I am the many who drift along the edges of this globe,
gliding over the circumference of existence,
trading in goods of sexual prowess and the need
to be loved.
Within myself, I see mirrors of who was, who is and-
who could never be.
I pay homage to the black sisters who wish themselves yellow,
Who pray chemicals over their kinky crowns,
who lift thighs high in salute to an identity
they have been thrusted.
I am the whispers, the prayers, the moans.
I am without but yet somewhere I am within.
Somewhere within, I am the beautiful black shadow that talks-
in the background.
Good day, how much for a husband?
I don’t mean those you only have for a decade or two
I’m looking for the kind that’ll be mine to keep.
So, how much for a husband? I ask again.
I won’t pay for one who cringes at the thought of female emancipation and equal rights.
And between you and I, he can be Black, White or even Both.
I don’t care too much for Religion either.
If I can order one today, that really would be best.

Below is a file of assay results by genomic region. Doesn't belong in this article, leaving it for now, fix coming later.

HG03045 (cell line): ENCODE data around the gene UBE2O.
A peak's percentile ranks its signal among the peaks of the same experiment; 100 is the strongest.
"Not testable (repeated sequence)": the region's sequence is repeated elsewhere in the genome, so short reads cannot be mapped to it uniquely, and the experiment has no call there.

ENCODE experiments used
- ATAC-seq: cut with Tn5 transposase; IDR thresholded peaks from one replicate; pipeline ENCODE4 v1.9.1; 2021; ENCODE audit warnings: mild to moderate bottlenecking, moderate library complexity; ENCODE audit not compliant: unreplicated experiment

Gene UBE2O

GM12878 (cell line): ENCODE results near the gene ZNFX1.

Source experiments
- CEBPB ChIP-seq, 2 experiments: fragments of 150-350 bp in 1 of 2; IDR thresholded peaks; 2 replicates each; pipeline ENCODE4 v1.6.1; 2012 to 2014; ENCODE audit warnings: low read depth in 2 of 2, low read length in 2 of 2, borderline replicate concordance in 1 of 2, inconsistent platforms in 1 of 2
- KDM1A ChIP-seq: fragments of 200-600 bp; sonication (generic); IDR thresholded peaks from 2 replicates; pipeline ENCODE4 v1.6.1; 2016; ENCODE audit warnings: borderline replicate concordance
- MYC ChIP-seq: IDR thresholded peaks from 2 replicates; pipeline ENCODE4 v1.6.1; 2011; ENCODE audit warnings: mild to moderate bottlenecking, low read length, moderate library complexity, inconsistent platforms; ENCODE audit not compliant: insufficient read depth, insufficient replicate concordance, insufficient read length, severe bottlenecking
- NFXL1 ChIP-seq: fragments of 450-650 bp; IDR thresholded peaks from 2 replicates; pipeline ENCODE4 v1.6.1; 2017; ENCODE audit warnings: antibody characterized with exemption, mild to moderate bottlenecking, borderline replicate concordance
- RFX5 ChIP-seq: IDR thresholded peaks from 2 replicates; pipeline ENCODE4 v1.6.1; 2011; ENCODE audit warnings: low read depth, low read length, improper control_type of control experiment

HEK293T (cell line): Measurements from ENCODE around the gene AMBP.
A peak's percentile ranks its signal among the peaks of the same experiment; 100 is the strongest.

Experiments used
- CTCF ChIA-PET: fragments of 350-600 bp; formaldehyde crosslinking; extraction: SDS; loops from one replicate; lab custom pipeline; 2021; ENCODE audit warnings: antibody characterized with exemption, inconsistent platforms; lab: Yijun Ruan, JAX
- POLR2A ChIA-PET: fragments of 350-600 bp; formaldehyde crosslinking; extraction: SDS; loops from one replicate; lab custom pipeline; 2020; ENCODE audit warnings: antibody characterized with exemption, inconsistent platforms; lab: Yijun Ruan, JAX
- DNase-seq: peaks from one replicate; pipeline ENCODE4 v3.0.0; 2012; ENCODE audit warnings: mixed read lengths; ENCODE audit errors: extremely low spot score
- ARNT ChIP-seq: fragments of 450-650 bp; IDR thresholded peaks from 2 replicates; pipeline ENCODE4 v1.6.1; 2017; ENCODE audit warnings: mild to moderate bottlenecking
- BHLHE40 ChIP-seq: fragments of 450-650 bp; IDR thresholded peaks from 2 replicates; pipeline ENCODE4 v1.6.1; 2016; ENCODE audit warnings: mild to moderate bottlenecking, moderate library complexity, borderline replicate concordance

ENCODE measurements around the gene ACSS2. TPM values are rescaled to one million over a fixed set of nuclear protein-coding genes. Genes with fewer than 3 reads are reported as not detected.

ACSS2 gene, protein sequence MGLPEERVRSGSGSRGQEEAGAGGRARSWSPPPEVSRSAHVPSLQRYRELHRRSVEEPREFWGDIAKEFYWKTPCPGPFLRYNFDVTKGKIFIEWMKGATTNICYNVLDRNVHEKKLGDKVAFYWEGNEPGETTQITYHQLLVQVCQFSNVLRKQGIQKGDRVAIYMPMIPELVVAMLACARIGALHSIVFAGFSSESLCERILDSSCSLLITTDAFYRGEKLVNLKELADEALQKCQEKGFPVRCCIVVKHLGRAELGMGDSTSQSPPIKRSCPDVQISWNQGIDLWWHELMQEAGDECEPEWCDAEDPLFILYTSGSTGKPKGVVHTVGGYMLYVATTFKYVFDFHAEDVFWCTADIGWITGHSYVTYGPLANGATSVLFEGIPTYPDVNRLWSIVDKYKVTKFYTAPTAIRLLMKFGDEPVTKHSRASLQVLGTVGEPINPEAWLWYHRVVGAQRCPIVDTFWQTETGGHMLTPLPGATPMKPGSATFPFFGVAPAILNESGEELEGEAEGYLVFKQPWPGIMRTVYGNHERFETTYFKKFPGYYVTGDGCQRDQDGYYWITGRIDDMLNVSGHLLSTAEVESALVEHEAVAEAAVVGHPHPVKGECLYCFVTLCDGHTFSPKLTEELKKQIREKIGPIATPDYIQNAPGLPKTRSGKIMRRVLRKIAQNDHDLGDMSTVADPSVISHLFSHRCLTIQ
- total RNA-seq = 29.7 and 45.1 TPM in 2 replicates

How much for a husband?
Who can cook and clean all right.
Who isn’t intimidated by my desire for power or dominance in bed.
So, how much for a husband? I ask again.
It is true; I am only shopping now since society has pinned me to the wall of appropriate gender roles.
The calls from not so distant ‘aunts’ and ‘uncles’ and the faint ring of a biological clock,
Have been enough to bring me shopping.
Good looks would be a bonus and only an extra charge though.
Simply hand me one who knows my rights and respects my thoughts.
Love is expensive on the market these days, I understand.
I will settle for one with good hygiene and some adequate knowledge of History please.
So, how much for a husband?